Week 7’s readings address the historic and contemporary relationships between labor and anti-monopoly. Three key themes cut across these readings. First, several of the readings discuss how antitrust law has historically been used—and continues to be used—to stifle worker organizing and collective action, despite the original pro-labor purpose of the antitrust laws. As the readings by Kate Andrias and Daniel Ernst recount, in the decades after the Sherman Act passed, labor unions fought for and won an exemption to the antitrust laws that courts had used to enjoin strikes and other concerted activity. In addition, several of the readings discuss how antitrust law continues to be deployed against organizing by workers classified (or misclassified) as independent contractors, such as rideshare drivers.
Second, and relatedly, the readings trace how contemporary antitrust law has sanctioned and facilitated forms of vertical control that hurt workers and small businesses. Brian Callaci discusses franchising as a legal innovation that allows corporations to exert control over small businesses without bearing responsibility for their liabilities, workers, or other stakeholders—an innovation made possible by antitrust law’s weakened prohibitions on vertical restraints. Marshall Steinbaum’s article expands on antitrust law’s evolution toward legalizing vertical restraints and the resulting harms to workers and other less powerful actors. As Sanjukta Paul argues, contemporary antitrust law’s preference for top-down domination over worker and small business cooperation reflect an ideological allocation of economic coordination rights that courts and Congress can and should rethink.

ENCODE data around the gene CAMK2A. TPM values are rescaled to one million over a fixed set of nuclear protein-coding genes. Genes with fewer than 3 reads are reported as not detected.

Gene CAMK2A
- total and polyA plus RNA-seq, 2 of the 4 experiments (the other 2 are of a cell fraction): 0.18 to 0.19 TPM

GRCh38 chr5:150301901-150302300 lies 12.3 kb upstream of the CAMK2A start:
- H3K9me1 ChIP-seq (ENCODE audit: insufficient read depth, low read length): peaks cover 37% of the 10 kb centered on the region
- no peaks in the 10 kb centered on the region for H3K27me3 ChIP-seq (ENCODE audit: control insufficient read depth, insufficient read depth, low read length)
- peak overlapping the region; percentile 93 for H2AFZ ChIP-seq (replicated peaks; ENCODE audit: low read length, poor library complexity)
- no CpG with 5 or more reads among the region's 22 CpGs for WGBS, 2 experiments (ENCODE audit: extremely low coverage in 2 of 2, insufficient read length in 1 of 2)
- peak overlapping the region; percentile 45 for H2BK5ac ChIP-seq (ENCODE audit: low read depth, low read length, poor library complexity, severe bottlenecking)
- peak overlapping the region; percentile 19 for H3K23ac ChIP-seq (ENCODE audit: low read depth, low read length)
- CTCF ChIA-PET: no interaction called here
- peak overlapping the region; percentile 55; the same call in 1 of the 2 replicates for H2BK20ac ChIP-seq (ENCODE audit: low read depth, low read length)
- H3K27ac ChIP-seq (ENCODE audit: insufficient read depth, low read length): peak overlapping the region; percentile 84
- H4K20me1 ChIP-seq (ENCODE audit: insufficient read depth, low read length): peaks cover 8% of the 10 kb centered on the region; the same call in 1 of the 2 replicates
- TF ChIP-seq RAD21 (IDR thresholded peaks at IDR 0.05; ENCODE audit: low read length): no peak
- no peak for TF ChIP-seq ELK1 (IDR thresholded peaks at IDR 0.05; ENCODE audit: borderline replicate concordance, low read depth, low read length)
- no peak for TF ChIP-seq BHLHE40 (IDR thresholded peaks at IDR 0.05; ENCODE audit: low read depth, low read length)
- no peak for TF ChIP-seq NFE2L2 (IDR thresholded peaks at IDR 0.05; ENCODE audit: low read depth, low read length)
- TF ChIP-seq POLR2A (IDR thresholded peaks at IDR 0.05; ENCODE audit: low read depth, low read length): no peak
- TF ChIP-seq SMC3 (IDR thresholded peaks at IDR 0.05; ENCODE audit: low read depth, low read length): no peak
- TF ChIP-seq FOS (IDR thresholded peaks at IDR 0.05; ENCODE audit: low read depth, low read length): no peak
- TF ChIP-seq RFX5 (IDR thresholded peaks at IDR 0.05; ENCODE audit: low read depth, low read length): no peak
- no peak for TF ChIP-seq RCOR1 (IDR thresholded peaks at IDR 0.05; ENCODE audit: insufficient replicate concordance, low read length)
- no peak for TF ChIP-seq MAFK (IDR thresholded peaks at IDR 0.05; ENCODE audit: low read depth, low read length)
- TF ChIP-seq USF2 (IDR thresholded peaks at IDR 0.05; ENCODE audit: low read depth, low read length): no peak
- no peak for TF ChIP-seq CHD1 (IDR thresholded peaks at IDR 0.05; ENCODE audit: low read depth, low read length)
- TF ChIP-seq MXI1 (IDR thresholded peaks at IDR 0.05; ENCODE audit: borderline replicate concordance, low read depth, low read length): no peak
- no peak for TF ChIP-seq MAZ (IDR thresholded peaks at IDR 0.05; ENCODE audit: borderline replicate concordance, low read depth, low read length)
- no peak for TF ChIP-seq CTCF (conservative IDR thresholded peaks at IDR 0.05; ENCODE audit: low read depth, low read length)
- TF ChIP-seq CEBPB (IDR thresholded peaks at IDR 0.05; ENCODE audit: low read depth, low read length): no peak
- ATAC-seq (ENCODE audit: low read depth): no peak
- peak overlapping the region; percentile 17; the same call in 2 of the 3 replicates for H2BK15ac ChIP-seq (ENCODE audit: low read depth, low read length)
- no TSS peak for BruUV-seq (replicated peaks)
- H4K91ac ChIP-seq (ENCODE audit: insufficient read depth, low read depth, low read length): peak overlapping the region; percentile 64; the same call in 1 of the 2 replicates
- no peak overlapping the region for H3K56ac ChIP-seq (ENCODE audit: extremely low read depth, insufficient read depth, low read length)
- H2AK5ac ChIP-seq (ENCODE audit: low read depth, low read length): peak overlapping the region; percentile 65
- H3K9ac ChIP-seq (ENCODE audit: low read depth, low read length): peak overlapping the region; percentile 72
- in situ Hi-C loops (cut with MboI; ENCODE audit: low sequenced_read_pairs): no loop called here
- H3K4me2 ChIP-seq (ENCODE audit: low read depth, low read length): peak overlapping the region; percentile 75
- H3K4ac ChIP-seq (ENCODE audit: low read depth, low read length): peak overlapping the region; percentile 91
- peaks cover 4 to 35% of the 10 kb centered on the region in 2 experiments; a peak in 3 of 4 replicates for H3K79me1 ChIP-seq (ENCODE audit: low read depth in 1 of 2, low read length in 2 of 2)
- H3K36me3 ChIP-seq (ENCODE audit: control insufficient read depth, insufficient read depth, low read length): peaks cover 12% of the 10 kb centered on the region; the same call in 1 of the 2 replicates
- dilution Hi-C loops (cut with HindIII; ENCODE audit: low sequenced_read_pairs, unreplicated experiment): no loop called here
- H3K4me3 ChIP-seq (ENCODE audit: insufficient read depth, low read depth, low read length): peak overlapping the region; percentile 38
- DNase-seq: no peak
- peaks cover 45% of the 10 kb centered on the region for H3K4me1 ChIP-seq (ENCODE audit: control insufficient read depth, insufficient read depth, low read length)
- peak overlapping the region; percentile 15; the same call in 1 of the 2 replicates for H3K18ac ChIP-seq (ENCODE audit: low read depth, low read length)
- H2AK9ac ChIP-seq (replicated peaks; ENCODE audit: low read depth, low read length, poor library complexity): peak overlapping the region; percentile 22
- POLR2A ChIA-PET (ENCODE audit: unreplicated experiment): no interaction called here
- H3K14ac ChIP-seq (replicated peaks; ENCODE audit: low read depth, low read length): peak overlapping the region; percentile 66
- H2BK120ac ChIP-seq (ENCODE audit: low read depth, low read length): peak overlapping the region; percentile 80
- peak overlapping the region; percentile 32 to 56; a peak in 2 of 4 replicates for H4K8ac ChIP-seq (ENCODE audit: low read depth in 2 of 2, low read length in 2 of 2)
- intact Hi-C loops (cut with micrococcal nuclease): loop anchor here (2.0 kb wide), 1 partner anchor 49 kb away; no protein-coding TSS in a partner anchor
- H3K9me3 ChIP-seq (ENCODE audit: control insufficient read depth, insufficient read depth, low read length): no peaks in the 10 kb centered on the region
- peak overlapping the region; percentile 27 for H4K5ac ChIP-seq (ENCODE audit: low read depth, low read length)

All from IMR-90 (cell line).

Finally, beyond correcting the ills of antitrust law, the readings and lectures argue for other legal reforms to strengthen the countervailing power of workers and small businesses relative to the corporate monopolies. Professor Andrias’s article and lecture discuss the early twentieth century labor movement’s “robust vision” of labor anti-monopolism, which included industry-wide collective bargaining, public ownership and provisioning, and other forms of democratic market governance. Thus, according to Professor Andrias, antitrust and labor law need not be seen as in conflict but rather as complementary parts of a broader, democratic anti-monopoly agenda. Similarly, Sandeep Vaheesan’s lecture puts forward ways to reallocate coordination rights to enhance the power of workers and small firms in market governance.